Posted on

Iconic cathedral brought ‘sense of comfort’

Iconic cathedral brought ‘sense of comfort’
Iconic cathedral brought ‘sense of comfort’
This is how the Notre Dame Cathedral in Paris looked on March 23 during a visit by Crawford Countian Bree Tyler. Photo by Bree Tyler

A visit to the Notre Dame Cathedral wasn’t a priority for Crawford County’s Bree Tyler, despite the fact she’s been studying abroad at Harlaxton College in Grantham, England, since January. However, after last week’s fire at one of France’s most famous landmarks, she’s glad she did.
‘The Notre Dame Cathedral was one of my favorite places I visited,’ Tyler said. ‘Not only was the outside remarkably beautiful, so was the inside. The stained glass windows, the walls that felt like they would touch the sky and the way there were so many tourists there, yet I felt at peace was an incredible experience.
‘It was one place that I could have stayed at for hours,’ she said. ‘It brought a sense of comfort.’
Tyler visited the iconic landmark, built between the 12th and 14th centuries, on March 23 during a trip to Paris.
‘Each weekend, I have tried going to a different place,’ she said. ‘Paris was not on the top of my list of places to go, but that changed very quickly once I got there.’
Twenty-three days later, fire destroyed the iconic Gothic structure.
‘I was studying for an exam in the conservatory at my college when one of my friends came out holding her phone asking if I had heard the news,’ Tyler said. ‘As we searched for reasons and words, we sat quietly looking up different news reports and videos. I did not want to believe it was true.
‘I, like many others who have visited Notre Dame, had left love and tears in that cathedral,’ she said. ‘I could not believe that I had just been there weeks earlier and now I was watching the flames engulf the roof.’
Cheryl Bennett, the French teacher at Corydon Central High School, had visited the cathedral in October 2008 during a vacation with her sister during fall break.
‘The cathedral felt overwhelming,’ Bennett recalled last week. ‘I remember that when we were outside taking pictures, I overheard a tour guide talking about the bas-relief in the front of the cathedral and the events from the Bible depicted. I was mesmerized by the detail and thought that went into the work.
‘Walking around the inside as well as the outside you can see this detail in every part of the structure,’ she said. ‘Those who participated in the creation knew the Word of God and were serious about displaying it and its power. As you enter, the architecture of the cathedral is meant to draw your eyes upward toward God, and that is certainly what it does for the Christian observer.’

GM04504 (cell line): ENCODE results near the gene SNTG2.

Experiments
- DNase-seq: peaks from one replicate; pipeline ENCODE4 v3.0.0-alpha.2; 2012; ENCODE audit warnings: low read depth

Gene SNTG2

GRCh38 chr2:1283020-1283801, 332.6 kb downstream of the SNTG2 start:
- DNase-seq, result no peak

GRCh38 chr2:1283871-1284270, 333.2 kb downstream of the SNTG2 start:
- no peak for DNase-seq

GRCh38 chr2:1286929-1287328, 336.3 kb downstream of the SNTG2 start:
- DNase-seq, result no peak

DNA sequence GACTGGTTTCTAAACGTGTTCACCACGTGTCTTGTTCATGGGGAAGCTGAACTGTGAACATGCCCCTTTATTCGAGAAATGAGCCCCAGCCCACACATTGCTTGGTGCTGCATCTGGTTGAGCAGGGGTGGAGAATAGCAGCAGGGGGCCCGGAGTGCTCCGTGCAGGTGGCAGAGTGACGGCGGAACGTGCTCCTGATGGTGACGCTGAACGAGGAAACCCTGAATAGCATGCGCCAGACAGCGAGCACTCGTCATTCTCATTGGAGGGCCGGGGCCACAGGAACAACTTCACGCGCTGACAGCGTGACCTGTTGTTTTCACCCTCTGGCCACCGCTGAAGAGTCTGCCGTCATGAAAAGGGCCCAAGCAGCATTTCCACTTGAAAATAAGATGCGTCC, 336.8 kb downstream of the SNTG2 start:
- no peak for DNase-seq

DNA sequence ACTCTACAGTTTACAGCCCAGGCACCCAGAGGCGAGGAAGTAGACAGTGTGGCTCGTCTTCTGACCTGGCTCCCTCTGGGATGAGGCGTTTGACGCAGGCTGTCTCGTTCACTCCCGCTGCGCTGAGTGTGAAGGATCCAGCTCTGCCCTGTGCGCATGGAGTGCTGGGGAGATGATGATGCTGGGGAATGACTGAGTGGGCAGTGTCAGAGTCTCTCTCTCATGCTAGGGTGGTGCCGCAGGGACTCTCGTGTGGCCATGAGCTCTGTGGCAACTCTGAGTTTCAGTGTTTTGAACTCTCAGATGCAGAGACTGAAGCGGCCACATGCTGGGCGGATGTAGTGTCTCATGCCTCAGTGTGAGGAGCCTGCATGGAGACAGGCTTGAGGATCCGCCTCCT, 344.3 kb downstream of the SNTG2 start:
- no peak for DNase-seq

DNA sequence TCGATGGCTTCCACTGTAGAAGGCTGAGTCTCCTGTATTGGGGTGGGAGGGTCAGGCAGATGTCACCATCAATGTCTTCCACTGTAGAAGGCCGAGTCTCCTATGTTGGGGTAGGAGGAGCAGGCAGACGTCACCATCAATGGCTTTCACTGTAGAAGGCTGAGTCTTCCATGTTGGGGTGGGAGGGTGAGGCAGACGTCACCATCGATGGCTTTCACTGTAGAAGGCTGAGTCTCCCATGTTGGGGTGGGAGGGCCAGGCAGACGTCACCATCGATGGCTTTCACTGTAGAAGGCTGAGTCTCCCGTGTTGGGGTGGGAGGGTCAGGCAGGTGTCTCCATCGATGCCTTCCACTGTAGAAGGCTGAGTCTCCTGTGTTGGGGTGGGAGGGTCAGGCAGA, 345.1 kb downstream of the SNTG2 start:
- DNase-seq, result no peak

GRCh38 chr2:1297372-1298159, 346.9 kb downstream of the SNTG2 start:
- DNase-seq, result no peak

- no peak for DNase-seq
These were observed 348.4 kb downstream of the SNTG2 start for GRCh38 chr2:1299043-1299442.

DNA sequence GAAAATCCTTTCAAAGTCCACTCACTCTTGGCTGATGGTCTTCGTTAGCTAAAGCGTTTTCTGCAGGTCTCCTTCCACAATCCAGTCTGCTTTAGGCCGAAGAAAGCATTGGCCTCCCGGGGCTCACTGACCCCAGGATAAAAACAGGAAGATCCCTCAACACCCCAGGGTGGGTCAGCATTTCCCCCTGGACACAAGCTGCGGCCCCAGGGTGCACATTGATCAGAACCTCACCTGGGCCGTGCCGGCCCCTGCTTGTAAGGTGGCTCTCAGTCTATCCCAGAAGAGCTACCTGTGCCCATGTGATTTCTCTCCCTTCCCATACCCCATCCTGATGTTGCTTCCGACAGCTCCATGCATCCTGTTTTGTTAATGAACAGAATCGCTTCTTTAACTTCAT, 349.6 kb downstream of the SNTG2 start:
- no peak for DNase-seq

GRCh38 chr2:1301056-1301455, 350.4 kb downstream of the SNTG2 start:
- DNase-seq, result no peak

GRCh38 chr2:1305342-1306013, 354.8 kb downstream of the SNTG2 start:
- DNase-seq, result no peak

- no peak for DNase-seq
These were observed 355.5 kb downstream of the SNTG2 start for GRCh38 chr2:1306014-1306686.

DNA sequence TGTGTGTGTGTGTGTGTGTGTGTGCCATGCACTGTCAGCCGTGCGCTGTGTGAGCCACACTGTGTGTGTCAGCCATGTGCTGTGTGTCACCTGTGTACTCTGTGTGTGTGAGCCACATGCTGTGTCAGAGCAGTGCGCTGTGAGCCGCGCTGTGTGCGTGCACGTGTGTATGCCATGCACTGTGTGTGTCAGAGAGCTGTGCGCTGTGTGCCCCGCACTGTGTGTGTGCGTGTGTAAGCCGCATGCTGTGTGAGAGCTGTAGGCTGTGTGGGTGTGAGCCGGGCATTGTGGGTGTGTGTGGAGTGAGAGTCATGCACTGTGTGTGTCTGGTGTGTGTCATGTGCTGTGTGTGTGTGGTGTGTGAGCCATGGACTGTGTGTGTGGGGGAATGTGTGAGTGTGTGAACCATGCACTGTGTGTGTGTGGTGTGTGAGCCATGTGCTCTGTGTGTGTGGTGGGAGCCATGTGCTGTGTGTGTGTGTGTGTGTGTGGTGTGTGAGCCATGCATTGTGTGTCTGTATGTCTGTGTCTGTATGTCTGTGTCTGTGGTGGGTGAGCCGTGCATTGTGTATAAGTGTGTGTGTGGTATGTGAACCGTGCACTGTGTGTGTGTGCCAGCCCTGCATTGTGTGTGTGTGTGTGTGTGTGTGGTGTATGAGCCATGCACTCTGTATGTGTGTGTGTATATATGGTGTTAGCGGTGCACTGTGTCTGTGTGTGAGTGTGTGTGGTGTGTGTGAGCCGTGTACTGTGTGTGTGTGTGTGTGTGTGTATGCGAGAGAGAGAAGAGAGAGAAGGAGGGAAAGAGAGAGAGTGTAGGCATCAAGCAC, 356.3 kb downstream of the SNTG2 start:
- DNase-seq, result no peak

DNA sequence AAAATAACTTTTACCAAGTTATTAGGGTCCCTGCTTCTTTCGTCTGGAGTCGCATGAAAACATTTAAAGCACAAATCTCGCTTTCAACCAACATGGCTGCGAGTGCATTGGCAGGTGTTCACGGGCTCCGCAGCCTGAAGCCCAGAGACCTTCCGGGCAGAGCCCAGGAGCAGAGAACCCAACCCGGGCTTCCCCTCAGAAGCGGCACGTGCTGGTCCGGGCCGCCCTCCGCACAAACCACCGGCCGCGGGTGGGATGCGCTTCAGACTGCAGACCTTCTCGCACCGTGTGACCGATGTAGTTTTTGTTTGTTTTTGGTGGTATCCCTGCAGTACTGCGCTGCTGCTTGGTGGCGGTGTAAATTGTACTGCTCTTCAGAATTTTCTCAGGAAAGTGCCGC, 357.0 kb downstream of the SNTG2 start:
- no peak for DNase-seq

The fire, believed to have started on the roof at the center of the cathedral, broke out during the start of Holy Week, which ended on Easter Sunday.
Bennett learned of the fire from a fellow teacher, Kyle Jones.
‘He emailed that the cathedral had caught fire and to look at the news,’ she said. ‘One of the first images I saw was of the spire as it fell.
‘I felt that it was tragic, as did most of the world,’ Bennett said. ‘As a Christian, I saw more than history or a national monument. A world-renowned building where believers gathered to celebrate redemption was lost.’
Tyler said, ‘Hearing about any type of fire or any tragedy is awful, but finding a place of comfort in a building thousands of miles from home and hearing that it is on fire is heartbreaking.’
Funds in excess of hundreds of million of dollars have been pledged to help rebuild the Notre Dame Cathedral.
‘I know the cathedral will never be the way it was, and I was one of the fortunate ones to see it before the fire, but I truly believe that, through the tragedy, we can see just how generous everyone has been,’ Tyler said. ‘This fire was terrible, yet many people have donated money and spread concerns.
‘This fire may have crumbled parts of the cathedral, but people are staying devoted to making Paris stay strong,’ she said. ‘Ironically, the love and comfort I felt standing in the cathedral is the same love and comfort that is coming from those helping hands after the fire. Notre Dame Cathedral has touched so many lives and will continue to do so by bringing strangers together for a common purpose: to make sure the place of comfort is restored.’